Race and Social Justice in Education Reform

Race and Social Justice in Education Reform

education reform
(Image: iStock.com/asiseeit)

Marilyn Rhames is an award-winning blogger and the founder of Teachers Who Pray, a faith-based nonprofit with nearly 100 chapters nationwide.

Last week, Rhames sat on the panel Race, Social Justice and Education Reform, one of two such panels co-hosted by the American Enterprise Institute and the NewSchools Venture Fund.

After introducing herself as a native Chicagoan who grew up in poverty, attended public schools, went to Ivy League colleges, and whose three children attended traditional public schools, charter schools, and a private school, and who has spent the past 14 years as a teacher and counselor in Chicago’s public schools (Rhames has more qualifications to be Education Secretary than Betsy DeVos!) and previously worked as a journalist, Rhames went on to speak about the need for black and brown leadership in education reform.

Here’s an excerpt from her presentation. 

It frustrates me that school reform for inner-city black and Latino children is and always has been engineered by white, elitist (often paternalistic), upper-middle-class suburbanites who cling to a “theory of change” that intentionally minimizes my voice and the voices of other leaders of color.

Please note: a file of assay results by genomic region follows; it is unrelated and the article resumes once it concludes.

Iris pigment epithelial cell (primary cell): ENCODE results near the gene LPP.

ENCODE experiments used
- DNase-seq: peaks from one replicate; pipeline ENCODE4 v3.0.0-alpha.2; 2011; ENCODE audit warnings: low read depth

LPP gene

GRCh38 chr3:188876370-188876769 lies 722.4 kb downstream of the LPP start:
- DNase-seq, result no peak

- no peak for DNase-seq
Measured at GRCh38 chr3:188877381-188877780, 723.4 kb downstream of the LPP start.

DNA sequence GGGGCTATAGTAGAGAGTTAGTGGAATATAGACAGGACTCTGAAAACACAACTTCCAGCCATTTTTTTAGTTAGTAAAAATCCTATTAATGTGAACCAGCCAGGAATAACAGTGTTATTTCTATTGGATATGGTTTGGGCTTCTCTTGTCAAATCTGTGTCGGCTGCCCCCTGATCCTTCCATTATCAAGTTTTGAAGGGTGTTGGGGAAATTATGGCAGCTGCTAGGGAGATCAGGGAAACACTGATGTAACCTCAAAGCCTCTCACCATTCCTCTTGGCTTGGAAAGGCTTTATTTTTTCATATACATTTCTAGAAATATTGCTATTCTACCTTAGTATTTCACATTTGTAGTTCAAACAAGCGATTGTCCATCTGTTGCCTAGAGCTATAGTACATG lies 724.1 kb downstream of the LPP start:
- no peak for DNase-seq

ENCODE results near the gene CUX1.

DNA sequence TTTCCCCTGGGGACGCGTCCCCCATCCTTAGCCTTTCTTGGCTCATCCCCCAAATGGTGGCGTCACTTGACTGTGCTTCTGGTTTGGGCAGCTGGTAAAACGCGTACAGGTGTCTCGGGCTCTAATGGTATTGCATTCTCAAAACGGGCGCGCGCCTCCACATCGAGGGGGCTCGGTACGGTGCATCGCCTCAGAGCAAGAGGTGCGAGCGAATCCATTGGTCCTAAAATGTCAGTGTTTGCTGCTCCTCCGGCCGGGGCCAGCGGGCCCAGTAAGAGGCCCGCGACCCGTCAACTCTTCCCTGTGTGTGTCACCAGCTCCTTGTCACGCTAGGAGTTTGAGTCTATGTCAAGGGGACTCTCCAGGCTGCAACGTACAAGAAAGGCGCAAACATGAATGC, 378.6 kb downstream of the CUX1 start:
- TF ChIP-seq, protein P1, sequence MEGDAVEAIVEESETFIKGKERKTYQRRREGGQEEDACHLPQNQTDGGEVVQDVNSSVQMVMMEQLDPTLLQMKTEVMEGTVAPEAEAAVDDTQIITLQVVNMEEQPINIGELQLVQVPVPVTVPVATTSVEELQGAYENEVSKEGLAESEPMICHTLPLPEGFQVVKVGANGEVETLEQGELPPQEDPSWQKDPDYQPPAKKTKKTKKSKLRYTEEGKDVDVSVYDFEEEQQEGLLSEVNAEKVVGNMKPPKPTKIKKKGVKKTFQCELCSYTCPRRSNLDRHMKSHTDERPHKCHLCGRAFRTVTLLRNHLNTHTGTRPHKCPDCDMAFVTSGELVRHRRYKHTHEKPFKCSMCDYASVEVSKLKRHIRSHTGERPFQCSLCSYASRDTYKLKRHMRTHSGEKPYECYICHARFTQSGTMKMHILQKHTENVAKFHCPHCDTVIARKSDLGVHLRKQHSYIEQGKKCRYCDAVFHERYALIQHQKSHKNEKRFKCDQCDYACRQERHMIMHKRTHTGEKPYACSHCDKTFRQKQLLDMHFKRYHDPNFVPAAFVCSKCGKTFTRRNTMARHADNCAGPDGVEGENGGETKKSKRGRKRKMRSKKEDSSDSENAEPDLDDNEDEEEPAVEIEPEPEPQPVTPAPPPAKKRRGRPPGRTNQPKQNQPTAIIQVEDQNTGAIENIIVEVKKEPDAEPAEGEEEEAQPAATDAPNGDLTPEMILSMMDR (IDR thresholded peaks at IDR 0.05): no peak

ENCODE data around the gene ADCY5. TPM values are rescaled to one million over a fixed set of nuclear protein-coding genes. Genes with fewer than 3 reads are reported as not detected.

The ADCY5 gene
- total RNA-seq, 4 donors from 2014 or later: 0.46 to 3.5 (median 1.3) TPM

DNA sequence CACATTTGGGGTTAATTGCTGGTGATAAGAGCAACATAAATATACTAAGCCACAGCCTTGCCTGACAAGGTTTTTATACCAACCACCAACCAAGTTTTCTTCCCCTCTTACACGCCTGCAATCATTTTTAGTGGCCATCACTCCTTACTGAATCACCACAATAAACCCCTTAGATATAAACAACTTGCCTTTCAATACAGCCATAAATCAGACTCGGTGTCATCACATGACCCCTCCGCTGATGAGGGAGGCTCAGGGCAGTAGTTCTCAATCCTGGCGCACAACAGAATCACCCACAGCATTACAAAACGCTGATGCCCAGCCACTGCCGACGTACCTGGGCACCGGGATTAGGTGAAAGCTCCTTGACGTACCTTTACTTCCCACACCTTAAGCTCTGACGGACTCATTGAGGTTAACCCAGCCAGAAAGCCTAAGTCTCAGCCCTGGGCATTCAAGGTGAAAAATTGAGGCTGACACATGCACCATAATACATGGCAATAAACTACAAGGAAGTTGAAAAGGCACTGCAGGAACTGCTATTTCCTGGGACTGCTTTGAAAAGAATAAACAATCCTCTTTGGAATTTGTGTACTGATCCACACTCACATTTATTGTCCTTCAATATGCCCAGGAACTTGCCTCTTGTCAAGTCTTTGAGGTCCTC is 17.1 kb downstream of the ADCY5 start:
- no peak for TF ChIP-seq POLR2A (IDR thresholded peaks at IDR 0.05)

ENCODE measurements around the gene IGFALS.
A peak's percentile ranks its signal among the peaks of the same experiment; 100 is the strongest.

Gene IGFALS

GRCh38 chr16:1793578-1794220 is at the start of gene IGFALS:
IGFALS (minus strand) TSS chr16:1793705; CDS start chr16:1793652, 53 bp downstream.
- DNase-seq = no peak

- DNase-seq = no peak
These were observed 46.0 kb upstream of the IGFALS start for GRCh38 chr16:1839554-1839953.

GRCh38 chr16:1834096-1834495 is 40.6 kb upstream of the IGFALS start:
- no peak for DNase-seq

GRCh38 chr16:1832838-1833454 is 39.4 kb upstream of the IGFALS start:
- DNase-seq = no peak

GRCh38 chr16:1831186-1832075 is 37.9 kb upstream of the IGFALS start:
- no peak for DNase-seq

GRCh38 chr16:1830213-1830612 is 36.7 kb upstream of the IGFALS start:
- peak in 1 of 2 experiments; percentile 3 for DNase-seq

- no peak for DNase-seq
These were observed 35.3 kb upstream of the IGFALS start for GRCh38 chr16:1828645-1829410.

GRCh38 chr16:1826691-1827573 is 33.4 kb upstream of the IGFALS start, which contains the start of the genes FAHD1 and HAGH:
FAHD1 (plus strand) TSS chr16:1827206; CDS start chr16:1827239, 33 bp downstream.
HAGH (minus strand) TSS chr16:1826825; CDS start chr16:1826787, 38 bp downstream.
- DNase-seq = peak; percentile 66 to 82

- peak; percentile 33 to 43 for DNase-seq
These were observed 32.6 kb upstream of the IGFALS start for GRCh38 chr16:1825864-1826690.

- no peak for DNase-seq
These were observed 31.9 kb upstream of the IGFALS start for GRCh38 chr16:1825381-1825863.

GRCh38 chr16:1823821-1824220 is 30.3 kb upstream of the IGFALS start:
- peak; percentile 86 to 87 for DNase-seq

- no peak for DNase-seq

It frustrates me when my white reform brothers and sisters call ed reform a “movement,” when, by definition, movements are led by the people who are most affected by the problem. Even the charter schools that grew out of this so-called movement have pushed black and brown educators out, opting for a whiter teaching corps than ever before.

It frustrates me when my white reform colleagues won’t acknowledge or downplay the effects of systemic racism, poverty, and trauma on a child’s ability to learn. These challenges are seen as “not relevant” to the implementation of best-practice solutions used to teach white children. Instead, they simplify and narrow the menu of solutions to choice, accountability, and curriculum. Let me be clear: those three values are a vital part of the solution to this complex educational problem, but they are indeed only a part of the solution.

Why is validating and honoring a student’s cultural heritage a controversial issue among ed reformers? Why aren’t we building schools (including charter schools) that look like the best private schools that propel our poor black and brown students to the best universities in the country? Why are there so few African Americans resident fellows at reform-minded think tanks? Why isn’t the white philanthropic community going out of its way to fund black and brown thought leaders like me who can offer insight into which strategies will resonate with our students, parents, and communities?

Once we start implementing ideas based on these questions, then maybe–just maybe–we can devise a theory of change worthy to be called an ed reform “movement.”

Read more at Education Post.